On a recent trip to Paarl, I veered off the path most-travelled and ventured to one of South Africa’s lesser-known wine regions. Characterised by its off-the-beaten-path locations, cultural and culinary offerings, and a refreshing lack of bling, the Wellington wine route offers a novel perspective on the winelands of South Africa.
Visiting the wineries
The Wellington wine route might be one of the youngest wine routes in the Cape, but the region’s viticultural heritage dates back to the French Huguenots of the late 1600s. It has numerous spectacular wine farms with history, architecture and tasting experiences that are incomparable to any place else.
Most wineries charge a small fee per visitor for tastings, but on most occasions, tasting costs will be waived if you buy a bottle of wine. Also, keep in mind that the majority of Wellington wineries are medium to small-scale producers. These family-owned and operated enterprises are usually not staffed to handle casual, drop-in visitors, especially over weekends. Do some research to avoid disappointment.
You have probably never heard of Welgegund yet this family-owned winery produces some of the best (like seriously, the best) wines in Wellington and in South Africa. Don’t believe me? Take UK Master of Wine Tim Atkin’s word for it then. The finely crafted wines are an enduring expression of the ideal climate, beautiful landscape and exceptional light that the historic farm is blessed with.
Expect an authentic wine tasting experience unlike any and with the winemaker himself. Welgegund specialises in low-yielding dryland bush vine wines made from Chenin Blanc, Grenache and Cinsaut grapes. Be sure to book in advance, as wine tastings are exclusive and by appointment only.
During the visit, I popped in at Imbuko Wines for a gourmet pie and wine pairing experience. The pies included a biltong pie, a venison pie and a lamb pie. This is not the only unusual tasting experience the wine and buchu farm offer. Don’t miss the farmhouse toasties and decadent milkshakes. During the warmer months, the tasting room also offers delectable picnic platters filled with local goodies.
Where to eat
A sure way to enjoy the local food with wine is to treat yourself to lunch in the heart of the winelands.
Villamar Eatery and Coffee Roastery
Villamar, which translates to the house of the Marra`s, transports visitors to the heart of Italy with simple, yet sophisticated Italian inspired cuisine. Both Villamar Eatery and Coffee Roastery, situated between the olive groves on Oudeburg Farm en route to Wellington, have a strong sustainable farm to plate philosophy. Chef Lucar and his team make use of a minimalist and elegant approach to designing dishes.
Villamar’s coffee tasting experience offers a tasting of three different coffee types, during which the coffee steward explains the difference between the Robusta variety and the Arabica bean, the roasting process, and what to expect in various roasting degrees. Afterwards, tasters are invited to enjoy their favourite coffee.
The Grillroom @ Val du Charron
Famous for serving high-quality meats and delicious steakhouse-style food, The Grillroom offers a one-of-a-kind dining experience that is sure to please carnivores.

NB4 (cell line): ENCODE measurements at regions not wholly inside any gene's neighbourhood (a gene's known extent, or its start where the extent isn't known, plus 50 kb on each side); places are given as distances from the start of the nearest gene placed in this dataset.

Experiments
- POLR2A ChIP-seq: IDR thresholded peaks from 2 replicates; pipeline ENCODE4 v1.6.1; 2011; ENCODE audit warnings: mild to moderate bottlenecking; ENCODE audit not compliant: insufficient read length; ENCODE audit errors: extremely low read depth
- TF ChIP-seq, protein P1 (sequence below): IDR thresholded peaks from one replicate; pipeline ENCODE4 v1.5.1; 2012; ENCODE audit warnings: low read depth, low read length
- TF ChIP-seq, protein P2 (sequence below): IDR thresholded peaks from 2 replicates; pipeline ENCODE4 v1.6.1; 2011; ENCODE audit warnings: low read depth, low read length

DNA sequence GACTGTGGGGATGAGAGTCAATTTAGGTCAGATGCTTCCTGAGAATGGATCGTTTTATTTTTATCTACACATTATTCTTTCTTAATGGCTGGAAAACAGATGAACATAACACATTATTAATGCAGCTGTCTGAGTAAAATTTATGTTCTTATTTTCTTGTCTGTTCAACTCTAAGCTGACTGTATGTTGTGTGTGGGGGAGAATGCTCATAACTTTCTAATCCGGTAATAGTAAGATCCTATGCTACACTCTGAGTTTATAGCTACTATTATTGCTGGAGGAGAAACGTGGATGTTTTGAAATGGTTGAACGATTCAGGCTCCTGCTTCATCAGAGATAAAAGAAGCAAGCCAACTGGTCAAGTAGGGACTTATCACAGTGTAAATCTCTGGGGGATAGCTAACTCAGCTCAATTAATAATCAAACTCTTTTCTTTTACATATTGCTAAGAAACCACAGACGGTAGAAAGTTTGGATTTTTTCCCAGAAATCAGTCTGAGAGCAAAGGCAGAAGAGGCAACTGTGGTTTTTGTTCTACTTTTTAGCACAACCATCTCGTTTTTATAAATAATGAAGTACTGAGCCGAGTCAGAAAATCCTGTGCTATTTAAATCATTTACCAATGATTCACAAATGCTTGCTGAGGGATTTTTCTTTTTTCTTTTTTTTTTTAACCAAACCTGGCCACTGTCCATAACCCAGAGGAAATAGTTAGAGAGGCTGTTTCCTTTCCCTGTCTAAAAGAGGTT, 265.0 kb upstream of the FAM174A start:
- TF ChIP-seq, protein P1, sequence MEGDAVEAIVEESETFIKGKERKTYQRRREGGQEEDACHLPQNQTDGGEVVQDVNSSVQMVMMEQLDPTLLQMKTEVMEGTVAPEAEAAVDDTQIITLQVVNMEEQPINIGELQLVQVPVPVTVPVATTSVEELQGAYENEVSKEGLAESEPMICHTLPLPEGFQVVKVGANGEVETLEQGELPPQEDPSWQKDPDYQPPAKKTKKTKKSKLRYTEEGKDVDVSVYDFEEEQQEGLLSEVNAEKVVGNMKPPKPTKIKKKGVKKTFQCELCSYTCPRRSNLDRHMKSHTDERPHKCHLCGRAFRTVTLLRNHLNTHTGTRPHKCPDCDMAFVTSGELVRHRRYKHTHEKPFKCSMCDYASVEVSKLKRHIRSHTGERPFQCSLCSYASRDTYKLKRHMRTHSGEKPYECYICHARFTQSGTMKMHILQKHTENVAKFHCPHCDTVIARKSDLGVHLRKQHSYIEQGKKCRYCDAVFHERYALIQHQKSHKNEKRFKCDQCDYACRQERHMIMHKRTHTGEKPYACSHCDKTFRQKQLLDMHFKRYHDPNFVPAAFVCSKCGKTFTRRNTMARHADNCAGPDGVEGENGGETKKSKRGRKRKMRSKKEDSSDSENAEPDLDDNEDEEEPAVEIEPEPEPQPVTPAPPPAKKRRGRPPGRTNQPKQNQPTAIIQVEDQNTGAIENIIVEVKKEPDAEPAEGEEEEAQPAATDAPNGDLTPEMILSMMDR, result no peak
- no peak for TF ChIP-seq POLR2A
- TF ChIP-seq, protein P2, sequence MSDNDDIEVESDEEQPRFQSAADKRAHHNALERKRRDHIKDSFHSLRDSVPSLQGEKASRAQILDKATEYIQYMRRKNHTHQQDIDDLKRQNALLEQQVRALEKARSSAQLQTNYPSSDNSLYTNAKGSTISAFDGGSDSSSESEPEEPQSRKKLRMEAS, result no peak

In addition to the Grillroom, Val du Charron also have an Italian restaurant on the estate. Pizza Vista offers diners the chance to soak up the views while munching on wood-fired pizzas and other tasty Italian classics.
Where to stay
If you are looking for a Wellington wine countryside stay, look no farther than one of the many accommodation options in the area. For the full five-star experience, you’ll find the region’s uniquely South African take on luxury stays to be nothing short of enthralling.
Arts & Crafts
As a close-knit community, Wellington embraces local arts and crafters, home industries and local produce that are available from various outlets.
Be sure to drop by the Breytenbach Centre, situated in the centre of town.
Built some 150 years ago, this multidisciplinary cultural centre was the former home of internationally acclaimed poet Breyten Breytenbach. After the Breytenbach family sold the house in 1974, it deteriorated to such an extent that the Drakenstein Municipality considered demolishing it. However, in the nineties, a group of enthusiastic art lovers bought the house from the Municipality and, with the support of the Breytenbach family, embarked on the lengthy process of developing the building into an arts and cultural centre.
Today the centre runs various arts programmes and training initiatives, making an indelible difference in the local community.
Outdoor activities are easily accessible with numerous hiking trails, bird and wildlife viewing, mountain biking and 4×4 routes available in and around Wellington.
A drive up the Bainskloof Pass, one of South Africa’s great mountain passes, is a must! The pass is great for mountain biking, hiking and swimming in the freshwater pools. The Bainskloof Ultra Marathon is an annual event that includes the pass as part of the route.
En Route Pit Stops
Morale Coffee To Go
If you are planning a road trip to Wellington, be sure to stop for a coffee on the go at Morale, a roadside shop made from haystacks on the R44 between Hermon and Wellington. Open from 7am until 5pm every day, Morale offers road-trippers coffee, cold drinks and boerewors rolls with a view over the Boland mountains.
For more information about the Wellington area, be sure to visit Wellington Tourism.